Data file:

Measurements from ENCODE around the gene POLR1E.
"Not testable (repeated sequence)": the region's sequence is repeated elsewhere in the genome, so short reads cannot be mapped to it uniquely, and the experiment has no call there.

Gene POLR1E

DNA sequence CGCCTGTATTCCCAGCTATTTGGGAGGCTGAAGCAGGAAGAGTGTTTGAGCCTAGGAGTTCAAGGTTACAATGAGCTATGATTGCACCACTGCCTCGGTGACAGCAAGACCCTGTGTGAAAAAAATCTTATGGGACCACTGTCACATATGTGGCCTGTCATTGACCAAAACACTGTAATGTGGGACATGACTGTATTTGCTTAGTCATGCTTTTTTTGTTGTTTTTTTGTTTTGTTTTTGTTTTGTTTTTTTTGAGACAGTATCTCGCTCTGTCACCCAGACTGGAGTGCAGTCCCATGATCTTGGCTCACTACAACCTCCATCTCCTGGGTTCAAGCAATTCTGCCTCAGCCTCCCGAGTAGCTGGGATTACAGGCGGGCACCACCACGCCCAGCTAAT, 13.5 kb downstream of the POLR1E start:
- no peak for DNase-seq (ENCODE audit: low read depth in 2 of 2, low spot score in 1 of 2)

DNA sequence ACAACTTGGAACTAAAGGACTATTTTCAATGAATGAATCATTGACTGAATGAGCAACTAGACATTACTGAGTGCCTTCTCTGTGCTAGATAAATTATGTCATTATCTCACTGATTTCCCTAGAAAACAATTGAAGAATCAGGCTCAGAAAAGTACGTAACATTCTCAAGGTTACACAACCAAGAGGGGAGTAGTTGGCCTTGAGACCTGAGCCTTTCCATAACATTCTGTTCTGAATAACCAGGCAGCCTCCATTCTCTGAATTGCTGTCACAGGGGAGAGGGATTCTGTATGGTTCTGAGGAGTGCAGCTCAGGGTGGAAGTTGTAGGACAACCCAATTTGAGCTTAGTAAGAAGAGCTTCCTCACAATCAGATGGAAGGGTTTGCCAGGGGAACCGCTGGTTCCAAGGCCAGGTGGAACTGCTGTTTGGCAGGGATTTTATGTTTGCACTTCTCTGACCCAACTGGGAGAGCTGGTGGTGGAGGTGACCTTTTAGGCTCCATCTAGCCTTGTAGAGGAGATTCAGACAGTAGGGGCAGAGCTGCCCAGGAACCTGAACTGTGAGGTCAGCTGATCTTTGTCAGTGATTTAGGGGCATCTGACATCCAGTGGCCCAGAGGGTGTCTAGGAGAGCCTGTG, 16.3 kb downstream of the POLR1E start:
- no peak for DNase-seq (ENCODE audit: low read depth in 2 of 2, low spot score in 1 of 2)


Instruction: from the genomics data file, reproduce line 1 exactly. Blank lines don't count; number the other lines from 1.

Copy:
Measurements from ENCODE around the gene POLR1E.